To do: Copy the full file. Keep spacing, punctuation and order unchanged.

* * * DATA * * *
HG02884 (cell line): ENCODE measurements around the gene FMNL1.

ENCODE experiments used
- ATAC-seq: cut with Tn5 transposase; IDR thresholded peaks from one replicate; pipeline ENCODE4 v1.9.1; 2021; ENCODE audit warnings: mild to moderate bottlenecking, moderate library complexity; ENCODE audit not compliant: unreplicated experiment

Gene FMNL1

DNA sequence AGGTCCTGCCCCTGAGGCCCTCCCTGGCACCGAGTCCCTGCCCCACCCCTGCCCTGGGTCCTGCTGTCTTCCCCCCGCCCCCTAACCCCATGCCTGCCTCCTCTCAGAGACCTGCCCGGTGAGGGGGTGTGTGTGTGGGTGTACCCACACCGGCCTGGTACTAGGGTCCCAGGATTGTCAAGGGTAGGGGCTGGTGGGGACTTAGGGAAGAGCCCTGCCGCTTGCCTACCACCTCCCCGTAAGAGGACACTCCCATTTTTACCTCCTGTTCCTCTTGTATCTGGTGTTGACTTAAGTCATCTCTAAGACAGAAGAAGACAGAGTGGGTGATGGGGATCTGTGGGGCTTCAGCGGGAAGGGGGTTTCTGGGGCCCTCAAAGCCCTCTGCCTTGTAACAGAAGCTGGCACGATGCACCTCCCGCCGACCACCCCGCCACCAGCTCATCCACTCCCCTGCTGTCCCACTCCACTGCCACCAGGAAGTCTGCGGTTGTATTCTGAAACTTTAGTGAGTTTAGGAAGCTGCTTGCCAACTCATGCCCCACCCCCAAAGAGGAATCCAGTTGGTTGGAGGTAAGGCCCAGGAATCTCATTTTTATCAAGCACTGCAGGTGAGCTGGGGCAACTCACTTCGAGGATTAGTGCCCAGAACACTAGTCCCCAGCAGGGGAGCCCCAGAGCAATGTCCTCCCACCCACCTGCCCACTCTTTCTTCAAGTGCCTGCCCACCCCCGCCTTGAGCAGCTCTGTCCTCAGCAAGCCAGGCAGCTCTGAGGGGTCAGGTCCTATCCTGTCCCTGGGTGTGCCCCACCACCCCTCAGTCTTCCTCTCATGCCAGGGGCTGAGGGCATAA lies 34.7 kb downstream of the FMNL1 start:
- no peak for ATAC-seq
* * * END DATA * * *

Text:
HG02884 (cell line): ENCODE measurements around the gene FMNL1.

ENCODE experiments used
- ATAC-seq: cut with Tn5 transposase; IDR thresholded peaks from one replicate; pipeline ENCODE4 v1.9.1; 2021; ENCODE audit warnings: mild to moderate bottlenecking, moderate library complexity; ENCODE audit not compliant: unreplicated experiment

Gene FMNL1

DNA sequence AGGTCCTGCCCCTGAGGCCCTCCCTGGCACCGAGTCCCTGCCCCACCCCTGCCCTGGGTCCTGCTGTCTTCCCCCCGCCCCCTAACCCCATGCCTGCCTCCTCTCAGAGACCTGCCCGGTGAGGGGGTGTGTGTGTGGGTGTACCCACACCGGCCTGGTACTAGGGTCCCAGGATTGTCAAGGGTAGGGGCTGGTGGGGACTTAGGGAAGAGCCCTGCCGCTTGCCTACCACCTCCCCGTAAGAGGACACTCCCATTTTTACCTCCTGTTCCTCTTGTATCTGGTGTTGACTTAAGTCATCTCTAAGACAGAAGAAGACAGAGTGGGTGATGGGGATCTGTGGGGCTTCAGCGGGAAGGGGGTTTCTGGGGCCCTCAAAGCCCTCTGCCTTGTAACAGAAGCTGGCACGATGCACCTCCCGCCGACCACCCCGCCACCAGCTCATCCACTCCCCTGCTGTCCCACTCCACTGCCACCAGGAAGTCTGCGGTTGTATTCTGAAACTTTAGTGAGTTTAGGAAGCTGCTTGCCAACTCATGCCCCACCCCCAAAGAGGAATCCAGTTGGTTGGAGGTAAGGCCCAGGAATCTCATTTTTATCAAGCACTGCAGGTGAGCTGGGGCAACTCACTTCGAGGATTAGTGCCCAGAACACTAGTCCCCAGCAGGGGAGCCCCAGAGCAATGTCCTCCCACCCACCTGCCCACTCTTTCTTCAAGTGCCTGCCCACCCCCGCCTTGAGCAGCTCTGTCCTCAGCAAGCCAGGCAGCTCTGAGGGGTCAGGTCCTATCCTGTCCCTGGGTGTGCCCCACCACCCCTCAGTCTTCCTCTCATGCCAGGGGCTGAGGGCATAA lies 34.7 kb downstream of the FMNL1 start:
- no peak for ATAC-seq